The Environment Ministry over the weekend reiterated that encroachment upon or the sale of protected land is illegal, noting that more than 20 people have been arrested this year over alleged land grabbing.
Environment Minister Say Samal on Saturday posted on his Facebook account stressing that land grabbing is against the Land Law and Protected Areas Law.
“Any land in a protected area belongs to the government, and its use and distribution can only be done with approval from the government,” he said. “So, no one has the right to occupy, sell, transfer or confirm ownership of land in a protected area.”
Expanding on what the minister has said, Environment Ministry spokesman Neth Pheaktra yesterday noted that more than 20 people so far this year have been arrested in cases related to land grabbing in protected areas, including cases in Preah Sihanouk, Preah Vihear, Kampong Thom, Koh Kong and Kampong Speu provinces.
“The ministry denies all documents relating to all kinds of illegal land occupation of national parks, wildlife sanctuaries or protected areas,” he said. “And those who are illegally occupying land have to immediately stop all activities, including land clearing and any construction.”
“They must remove all construction and return the land back to the Environment Ministry or face legal action,” he added.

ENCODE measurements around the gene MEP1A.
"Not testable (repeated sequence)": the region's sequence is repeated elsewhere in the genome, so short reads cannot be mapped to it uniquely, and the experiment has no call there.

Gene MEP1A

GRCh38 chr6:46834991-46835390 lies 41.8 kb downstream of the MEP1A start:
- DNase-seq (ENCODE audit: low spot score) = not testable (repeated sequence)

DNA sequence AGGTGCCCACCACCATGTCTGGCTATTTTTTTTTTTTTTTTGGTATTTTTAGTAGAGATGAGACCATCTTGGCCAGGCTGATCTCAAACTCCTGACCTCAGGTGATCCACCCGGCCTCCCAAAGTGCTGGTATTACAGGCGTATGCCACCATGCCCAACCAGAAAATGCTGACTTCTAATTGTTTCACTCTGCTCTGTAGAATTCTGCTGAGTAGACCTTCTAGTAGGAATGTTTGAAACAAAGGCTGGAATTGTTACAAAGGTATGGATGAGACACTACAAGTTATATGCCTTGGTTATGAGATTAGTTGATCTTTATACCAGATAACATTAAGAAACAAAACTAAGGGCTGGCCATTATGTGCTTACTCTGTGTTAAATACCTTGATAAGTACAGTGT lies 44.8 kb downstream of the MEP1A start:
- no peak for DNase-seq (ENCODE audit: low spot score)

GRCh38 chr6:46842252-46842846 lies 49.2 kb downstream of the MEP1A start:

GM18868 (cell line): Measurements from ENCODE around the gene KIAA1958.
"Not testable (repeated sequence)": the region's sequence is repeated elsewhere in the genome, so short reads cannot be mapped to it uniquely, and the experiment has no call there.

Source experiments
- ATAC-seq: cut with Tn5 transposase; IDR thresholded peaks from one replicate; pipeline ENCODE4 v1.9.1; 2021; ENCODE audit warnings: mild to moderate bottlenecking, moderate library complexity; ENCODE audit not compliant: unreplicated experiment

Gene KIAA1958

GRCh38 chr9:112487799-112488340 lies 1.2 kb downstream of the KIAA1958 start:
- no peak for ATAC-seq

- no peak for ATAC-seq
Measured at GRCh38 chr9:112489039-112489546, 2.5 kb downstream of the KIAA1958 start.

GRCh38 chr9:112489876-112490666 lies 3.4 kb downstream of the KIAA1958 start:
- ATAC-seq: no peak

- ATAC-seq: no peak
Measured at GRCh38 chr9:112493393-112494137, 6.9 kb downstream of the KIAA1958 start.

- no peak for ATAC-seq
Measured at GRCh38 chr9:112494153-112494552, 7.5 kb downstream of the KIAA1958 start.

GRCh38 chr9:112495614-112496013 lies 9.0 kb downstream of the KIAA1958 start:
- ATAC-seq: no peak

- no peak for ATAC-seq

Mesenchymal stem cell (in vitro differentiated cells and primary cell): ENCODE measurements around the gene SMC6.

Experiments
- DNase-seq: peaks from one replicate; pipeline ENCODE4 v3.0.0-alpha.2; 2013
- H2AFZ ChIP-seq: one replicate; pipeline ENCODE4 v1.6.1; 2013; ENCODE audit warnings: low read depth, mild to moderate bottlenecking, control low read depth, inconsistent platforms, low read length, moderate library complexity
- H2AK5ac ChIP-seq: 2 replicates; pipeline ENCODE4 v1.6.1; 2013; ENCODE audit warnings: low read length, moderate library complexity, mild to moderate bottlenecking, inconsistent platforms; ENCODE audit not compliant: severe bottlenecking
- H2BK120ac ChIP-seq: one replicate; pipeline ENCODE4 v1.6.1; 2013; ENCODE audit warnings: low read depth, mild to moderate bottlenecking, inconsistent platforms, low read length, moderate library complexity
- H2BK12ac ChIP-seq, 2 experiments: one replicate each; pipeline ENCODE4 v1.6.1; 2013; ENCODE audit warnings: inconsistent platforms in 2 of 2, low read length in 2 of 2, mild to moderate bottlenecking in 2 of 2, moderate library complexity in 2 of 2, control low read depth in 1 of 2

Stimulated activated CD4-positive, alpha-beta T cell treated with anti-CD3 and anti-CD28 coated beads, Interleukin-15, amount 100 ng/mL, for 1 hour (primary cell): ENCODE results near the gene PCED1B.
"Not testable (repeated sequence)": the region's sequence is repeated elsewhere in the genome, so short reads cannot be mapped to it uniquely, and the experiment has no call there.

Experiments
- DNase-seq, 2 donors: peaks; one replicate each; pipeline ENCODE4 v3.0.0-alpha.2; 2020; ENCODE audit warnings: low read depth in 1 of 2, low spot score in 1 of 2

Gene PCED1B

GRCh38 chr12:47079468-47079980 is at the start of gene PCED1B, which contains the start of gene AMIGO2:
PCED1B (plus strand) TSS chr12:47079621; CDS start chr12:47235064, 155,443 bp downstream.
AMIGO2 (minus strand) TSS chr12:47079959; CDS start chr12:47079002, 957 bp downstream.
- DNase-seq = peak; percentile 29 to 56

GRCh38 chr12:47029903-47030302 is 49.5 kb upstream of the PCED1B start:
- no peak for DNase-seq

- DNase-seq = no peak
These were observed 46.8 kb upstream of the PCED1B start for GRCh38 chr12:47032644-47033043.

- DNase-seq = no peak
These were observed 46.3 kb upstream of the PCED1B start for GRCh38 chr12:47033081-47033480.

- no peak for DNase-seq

Mr Pheaktra said that the ministry continues to increase patrols across protected areas to prevent any illegal activities, noting that the ministry employs 1,220 rangers for daily patrols.
He noted that Cambodia has about 7.5 million hectares of protected areas and wildlife sanctuaries.
Chea Hean, director of the Natural Resource and Wildlife Preservation Organisation, yesterday said that land grabbing cases continue to happen despite the ministry’s efforts to disseminate the law and enforce the law.
He noted that among vulnerable areas include Kampong Speu province’s Phnom Oral Wildlife Sanctuary and Kirirom National Park.
“Therefore, the ministry please send officials to investigate in those areas and take legal measures in accordance with the Protected Areas Law and Anti-Corruption Law, in particular for any perpetrators and officials who could be involved,” Mr Hean said.
From August 4 to 16, 41 Cambodian and Thai rangers conducted joint training on natural resources crime prevention, which took place in protected areas in the border areas of the two countries, namely in the Klang Dong area of Ta Phraya National Park in Ta Phraya district, Sa Kaeo province in Thailand, and the Banteay Chhmar protected area in Banteay Meanchey province’s Thma Puok district.
Yim Ly, Banteay Meanchey Provincial Environment Department director, on Friday said that the training focused on wildlife and forest conservation, crime monitoring and prevention, GPS and satellite skills.
“The training also aimed to strengthen cooperation in the protection of natural resources and prevention of natural resource crimes along the border,” he said.
Wit Taya, deputy director-general in charge of the First Region of Thailand’s Department of National Parks, Wildlife and Plant Conservation, also said on Friday that the training was conducted in the framework of a five-year cooperation plan after the rangers of the two countries signed a Memorandum of Understanding on cooperation to take action in cross-border biodiversity protection and conservation in early 2018.